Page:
Observe the induced current in a gimbaled coil as it rotates in Earth's magnetic field.
What it Shows
A changing magnetic flux through a circular coil of wire induces a current in the wire. By spinning a circular coil of wire at constant frequency and measuring the induced voltage across its ends we can find the local direction and magnitude of the Earth's magnetic field as it passes through the coil. The commutators of the coil are configured to produce an alternating current.
How it Works
The coil is mounted inside a wooden gimbal that can be spun with a handle at a more or less constant frequency. The coil is free to orient in any direction, and so the amplitude of the AC signal can be interpreted in terms of the local direction of the Earth's magnetic field. The ends of the coil's wire are merged into a single coaxial BNC cable that allows the singal to be passed via a low-pass amplifier to an oscilloscope.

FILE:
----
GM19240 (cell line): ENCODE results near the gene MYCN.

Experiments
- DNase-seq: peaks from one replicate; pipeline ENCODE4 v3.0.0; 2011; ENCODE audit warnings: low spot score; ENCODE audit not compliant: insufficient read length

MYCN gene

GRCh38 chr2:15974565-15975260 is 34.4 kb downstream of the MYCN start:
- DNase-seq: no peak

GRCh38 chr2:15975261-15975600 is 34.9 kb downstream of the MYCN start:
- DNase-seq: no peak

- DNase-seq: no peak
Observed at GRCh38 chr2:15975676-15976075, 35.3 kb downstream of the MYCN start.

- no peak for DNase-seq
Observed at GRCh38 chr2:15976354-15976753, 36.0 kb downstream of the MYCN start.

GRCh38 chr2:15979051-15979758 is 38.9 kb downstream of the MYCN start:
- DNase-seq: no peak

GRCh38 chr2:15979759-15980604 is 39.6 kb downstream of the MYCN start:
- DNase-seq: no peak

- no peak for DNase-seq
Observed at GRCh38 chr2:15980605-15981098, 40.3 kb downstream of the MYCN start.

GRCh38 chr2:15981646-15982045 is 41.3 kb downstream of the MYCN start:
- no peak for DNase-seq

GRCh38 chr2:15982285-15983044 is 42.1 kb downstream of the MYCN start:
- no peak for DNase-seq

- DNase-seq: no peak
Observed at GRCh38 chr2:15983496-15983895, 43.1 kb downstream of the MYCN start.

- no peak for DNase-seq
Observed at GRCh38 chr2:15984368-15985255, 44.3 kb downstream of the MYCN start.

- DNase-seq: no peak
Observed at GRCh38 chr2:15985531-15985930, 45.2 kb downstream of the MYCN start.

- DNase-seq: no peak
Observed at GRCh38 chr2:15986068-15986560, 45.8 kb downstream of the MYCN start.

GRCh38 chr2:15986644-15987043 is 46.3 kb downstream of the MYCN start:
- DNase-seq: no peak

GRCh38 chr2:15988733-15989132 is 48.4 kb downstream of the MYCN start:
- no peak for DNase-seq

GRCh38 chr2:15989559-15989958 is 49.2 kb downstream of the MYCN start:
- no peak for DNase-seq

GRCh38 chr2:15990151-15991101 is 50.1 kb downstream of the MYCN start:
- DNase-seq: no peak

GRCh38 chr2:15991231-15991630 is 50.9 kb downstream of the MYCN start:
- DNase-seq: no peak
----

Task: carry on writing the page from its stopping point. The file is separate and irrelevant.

- The Earth's magnetic field in the Boston area points into the ground at an angle of 68 degrees below a line pointing to magnetic north (http://www.ngdc.noaa.gov/geomag/icons/wmm2000i.gif) with a magnitude of about 5.4x10-5 Tesla (http://www.ngdc.noaa.gov/geomag/icons/wmm2000f.gif). Compass needles can be provided to show the direction of magnetic north.
- The coil has a radius of 15 cm (area = 0.07 m2) and is wound with 60 turns of wire.
- The maximum induced peak-to-peak voltage at 2 Hz is roughly 4.5 mV. The coil's resistance is about 1 Ohm.
- The EG&G Model 189 Selective Amplifier filters signals above 10 Hz (settings: Q=1; Freq=10.00Hz; input coupling=DC; preamp gain=x10).